Green or Greenwashing? Don’t get caught on the wrong side of perceptions

November 2, 2015 EcoVadis

Who would have thought a potential way to address air pollution to some extent could reside in a paint can!?

Products such as  Airlite paint, with its mesmerising environmental benefits, has revolutionized the paint industry and awed many across the world. Indeed, Green products are on the forefront of many marketing campaigns today. Worldwide, customers’ increasing demand for greener, more sustainable and less polluting products and services has triggered a reaction among companies. Even less consumer-oriented companies are following the trend:

“Allianz; BASF; Caterpillar; Dow Chemical; DuPont; …[and others].  Among these companies, revenues from sustainable products & services grew at 6X the rate of overall company revenues (from 2010 to 2014)” (from Sustainability Update)

And of course the American Business Pledge has seen public statements from many well-known businesses.

On one hand, some companies innovate and leapfrog one another in an attempt to meet customers’ environmental expectations by proposing legitimate and genuinely sustainable products.  On the other hand, some resort to greenwashing to reach their end faster.

The surge of green products has been discounted by some as being simply an expansion of greenwashing. For instance, Pandaleaks has created a buzz when they revealed that the World Wildlife Fund (WWF) was accused of partnering with companies like Monsanto in view of “hiding” their duplicitous acts. Likewise, there are many marketing campaigns, which may confuse consumers seeking environmentally ethical products, such as the “Fur is green…the ultimate eco clothing” campaign by the Fur Council of Canada. In stark contrast though, other endeavours like Vaute show that fashion can be green if tackled in the right way.

Often found bouncing between fake and real green products and services, consumers often have to take actions to denounce greenwashing, as in the Woolworths case.

You could say that green has become the new black that makes environmentalists, activists and conscientious consumers alike see red.

Greenwashing defined

Implicit or explicit in nature and often expressed using pictures, direct messages, labels, partnerships, grand marketing campaigns and the like, greenwashing is the act of misleading customers on the environmental and so-called green attributes of products, services or processes. Defined as the whitewash of the environmental sector, greenwashing was initially used as a subtle marketing tactic. More recently, greenwashers have become bolder in using it as a broader marketing strategy.

Greenwashing thus consists of exaggerating the environmental and social features of a company’s product or service while understating its negative attributes for the firm’s sole benefit.

Tainted shades of green

In light of the above arguments, it is indeed of growing importance for companies to engage in responsible marketing in order to avoid consumer backlash. According to the 2010 “The Sins of Greenwashing” report by Terrachoice, their North American Consumer Market survey showed that 95% of “greener” products are somehow greenwashed. Since greenwashing has proven to be unintentional in some cases, companies must be wary of the various existing pitfalls.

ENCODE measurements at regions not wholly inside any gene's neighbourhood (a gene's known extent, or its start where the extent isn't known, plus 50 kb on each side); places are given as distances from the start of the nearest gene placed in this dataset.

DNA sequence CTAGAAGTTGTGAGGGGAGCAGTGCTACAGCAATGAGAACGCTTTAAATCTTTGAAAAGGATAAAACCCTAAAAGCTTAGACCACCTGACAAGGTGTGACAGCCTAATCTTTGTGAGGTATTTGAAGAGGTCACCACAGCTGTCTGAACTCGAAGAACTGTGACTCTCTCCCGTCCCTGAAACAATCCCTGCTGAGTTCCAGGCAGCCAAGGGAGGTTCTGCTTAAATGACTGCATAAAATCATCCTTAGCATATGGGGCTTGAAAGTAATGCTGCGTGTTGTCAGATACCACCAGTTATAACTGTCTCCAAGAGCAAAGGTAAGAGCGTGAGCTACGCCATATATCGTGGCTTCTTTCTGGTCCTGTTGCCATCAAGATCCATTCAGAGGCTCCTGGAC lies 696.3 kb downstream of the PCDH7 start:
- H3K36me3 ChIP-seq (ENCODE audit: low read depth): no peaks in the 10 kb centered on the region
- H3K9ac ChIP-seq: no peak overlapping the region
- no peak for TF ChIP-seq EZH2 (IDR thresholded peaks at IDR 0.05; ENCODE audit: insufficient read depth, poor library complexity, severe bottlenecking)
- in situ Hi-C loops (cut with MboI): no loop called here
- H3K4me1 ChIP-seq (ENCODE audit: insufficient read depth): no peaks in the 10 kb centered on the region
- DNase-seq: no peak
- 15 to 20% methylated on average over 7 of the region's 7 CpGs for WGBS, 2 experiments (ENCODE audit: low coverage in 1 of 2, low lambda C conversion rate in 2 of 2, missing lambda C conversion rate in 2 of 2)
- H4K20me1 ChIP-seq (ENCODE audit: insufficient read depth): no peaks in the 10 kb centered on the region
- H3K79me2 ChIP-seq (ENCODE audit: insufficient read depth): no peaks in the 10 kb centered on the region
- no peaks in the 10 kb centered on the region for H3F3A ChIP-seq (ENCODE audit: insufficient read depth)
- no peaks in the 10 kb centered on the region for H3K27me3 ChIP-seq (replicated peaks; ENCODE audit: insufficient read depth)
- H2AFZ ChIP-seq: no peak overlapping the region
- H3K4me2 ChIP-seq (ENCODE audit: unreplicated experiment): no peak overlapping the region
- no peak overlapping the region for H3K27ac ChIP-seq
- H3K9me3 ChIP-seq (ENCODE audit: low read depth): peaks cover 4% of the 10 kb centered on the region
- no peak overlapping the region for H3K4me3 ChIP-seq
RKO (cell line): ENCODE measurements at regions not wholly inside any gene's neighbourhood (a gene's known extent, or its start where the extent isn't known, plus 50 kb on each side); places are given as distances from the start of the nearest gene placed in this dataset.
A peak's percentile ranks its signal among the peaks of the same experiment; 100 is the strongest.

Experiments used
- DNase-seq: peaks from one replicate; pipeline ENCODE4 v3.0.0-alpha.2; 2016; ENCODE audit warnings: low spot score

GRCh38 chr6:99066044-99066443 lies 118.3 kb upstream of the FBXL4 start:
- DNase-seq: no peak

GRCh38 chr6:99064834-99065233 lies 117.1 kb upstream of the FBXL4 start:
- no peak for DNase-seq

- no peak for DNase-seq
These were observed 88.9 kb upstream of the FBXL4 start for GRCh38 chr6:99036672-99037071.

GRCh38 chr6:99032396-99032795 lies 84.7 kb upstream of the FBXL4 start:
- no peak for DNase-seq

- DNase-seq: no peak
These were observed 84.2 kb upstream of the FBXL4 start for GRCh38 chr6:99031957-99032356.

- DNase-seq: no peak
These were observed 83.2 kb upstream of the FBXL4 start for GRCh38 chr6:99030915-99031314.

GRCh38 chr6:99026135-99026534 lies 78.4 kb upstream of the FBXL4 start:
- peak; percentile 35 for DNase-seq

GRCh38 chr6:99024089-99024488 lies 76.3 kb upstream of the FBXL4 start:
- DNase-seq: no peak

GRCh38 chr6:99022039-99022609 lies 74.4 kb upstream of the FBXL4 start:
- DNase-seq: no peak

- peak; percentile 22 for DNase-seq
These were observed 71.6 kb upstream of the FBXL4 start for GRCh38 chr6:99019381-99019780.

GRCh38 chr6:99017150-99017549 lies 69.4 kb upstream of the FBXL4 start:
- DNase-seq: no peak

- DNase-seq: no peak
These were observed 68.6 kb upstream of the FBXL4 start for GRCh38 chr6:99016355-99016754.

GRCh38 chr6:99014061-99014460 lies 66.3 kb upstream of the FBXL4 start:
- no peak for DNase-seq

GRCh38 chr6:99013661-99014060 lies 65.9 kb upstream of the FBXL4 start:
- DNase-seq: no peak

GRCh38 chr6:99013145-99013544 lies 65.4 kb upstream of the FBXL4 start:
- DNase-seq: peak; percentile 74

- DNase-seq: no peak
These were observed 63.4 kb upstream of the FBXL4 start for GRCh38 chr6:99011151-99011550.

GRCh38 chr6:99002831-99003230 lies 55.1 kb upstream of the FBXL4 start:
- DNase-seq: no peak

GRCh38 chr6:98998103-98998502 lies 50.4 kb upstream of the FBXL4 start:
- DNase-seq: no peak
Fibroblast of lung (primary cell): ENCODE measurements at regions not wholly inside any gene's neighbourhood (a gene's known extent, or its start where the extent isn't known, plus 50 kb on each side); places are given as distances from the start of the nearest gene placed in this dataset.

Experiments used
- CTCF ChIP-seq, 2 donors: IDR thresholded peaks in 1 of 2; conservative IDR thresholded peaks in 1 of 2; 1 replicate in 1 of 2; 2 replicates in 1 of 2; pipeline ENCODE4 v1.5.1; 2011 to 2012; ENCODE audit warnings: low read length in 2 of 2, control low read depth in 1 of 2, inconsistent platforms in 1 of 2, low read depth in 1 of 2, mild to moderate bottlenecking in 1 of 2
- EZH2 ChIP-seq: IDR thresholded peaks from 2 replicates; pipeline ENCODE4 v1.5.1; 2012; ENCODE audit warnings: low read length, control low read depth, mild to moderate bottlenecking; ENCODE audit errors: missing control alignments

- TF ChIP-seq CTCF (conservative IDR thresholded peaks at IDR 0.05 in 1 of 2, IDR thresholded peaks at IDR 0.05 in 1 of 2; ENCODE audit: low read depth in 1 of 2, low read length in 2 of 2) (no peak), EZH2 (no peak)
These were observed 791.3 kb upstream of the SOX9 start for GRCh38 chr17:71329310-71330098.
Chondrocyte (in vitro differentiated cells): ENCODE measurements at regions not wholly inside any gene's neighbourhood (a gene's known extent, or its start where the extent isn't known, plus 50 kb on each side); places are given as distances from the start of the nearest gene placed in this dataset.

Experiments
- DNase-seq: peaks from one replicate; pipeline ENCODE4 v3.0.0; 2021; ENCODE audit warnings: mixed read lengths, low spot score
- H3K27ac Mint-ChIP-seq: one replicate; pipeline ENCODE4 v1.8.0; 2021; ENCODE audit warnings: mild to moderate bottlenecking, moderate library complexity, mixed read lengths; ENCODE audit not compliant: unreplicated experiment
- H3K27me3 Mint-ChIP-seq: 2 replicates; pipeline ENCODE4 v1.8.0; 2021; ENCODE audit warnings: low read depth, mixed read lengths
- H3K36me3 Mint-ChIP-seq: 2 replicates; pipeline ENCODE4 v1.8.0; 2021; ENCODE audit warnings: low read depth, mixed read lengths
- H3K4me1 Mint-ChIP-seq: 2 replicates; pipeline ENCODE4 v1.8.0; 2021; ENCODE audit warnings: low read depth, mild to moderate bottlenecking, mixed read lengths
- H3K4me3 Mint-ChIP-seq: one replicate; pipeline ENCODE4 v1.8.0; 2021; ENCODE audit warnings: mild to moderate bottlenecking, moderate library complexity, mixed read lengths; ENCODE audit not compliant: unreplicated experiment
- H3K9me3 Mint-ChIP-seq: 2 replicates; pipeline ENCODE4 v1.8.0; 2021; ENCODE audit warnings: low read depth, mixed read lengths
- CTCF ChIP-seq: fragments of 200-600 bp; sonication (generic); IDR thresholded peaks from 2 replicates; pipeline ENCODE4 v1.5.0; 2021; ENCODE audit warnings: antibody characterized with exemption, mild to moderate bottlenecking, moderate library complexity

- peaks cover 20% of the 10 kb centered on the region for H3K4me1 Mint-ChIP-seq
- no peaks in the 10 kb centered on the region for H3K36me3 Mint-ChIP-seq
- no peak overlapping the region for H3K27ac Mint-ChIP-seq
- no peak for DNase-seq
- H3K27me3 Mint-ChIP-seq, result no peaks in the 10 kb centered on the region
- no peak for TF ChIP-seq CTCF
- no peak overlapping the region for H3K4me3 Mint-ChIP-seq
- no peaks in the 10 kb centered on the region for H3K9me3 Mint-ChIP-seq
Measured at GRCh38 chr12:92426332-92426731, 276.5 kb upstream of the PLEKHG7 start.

The biggest ‘collateral damage’ from these Greenwashing revelations is that consumers are becoming ever more wary of the genuineness of all green products. For example, this report shows “as many as 79 percent of travelers worldwide agree that implementing eco-friendly practices is important to their choice of lodging, but research shows a majority are willing to boycott a company if misled” (Sustainable Brands Oct 12, 2015)

Proliferation of green labels

Across the world we are witnessing a new surge of green labeling and branding efforts. This is in part a reaction by companies who embrace this as a way to legitimize their green claims by referring to a third party who provides the label or certification. This has become such a strong trend, that in fact there are far too many: Ecolabel Index estimates there are almost 500 labels and counting, while consumers usually only recognize a handful. Examples of legitimate labels that are recognized include EnergyStar, LEED certification, and product stewardship certification as per the Australian Product Stewardship Bill. And yet despite government efforts, some retailers and manufacturers are pursuing their own: An example of such a challenging undertaking is WALMART’s Sustainability Index.

Looking below the surface

Expectations are rising, putting pressure for “Green”/sustainable claims to go deeper and include the supply chain. This is making it even more challenging for consumers to act as greenwashing watchdogs. In an ideal world, purchasers would have available transparent ratings on the supply chain for a company, and find a way to translate these details into a transparency statement to the end consumer, that they can understand.

But to what extent will greenwashing keep pace with genuinely green undertakings? Is greenwashing becoming so convincing we can no longer detect it? With the surge of more creative and innovative green products, services and processes, greenwashing would need to be as innovative to keep pace.  NGOs, consumers, and even employees around the world are watching closely. It would seem that the cost and effort a company would need to expend to create a convincing greenwashing deception will soon exceed the effort of simply being green and sustainable. Lets hope that day arrives soon!


Author: Miss Theeroovengadum Nivershee Sandiana

Junior CSR Analyst at EcoVadis

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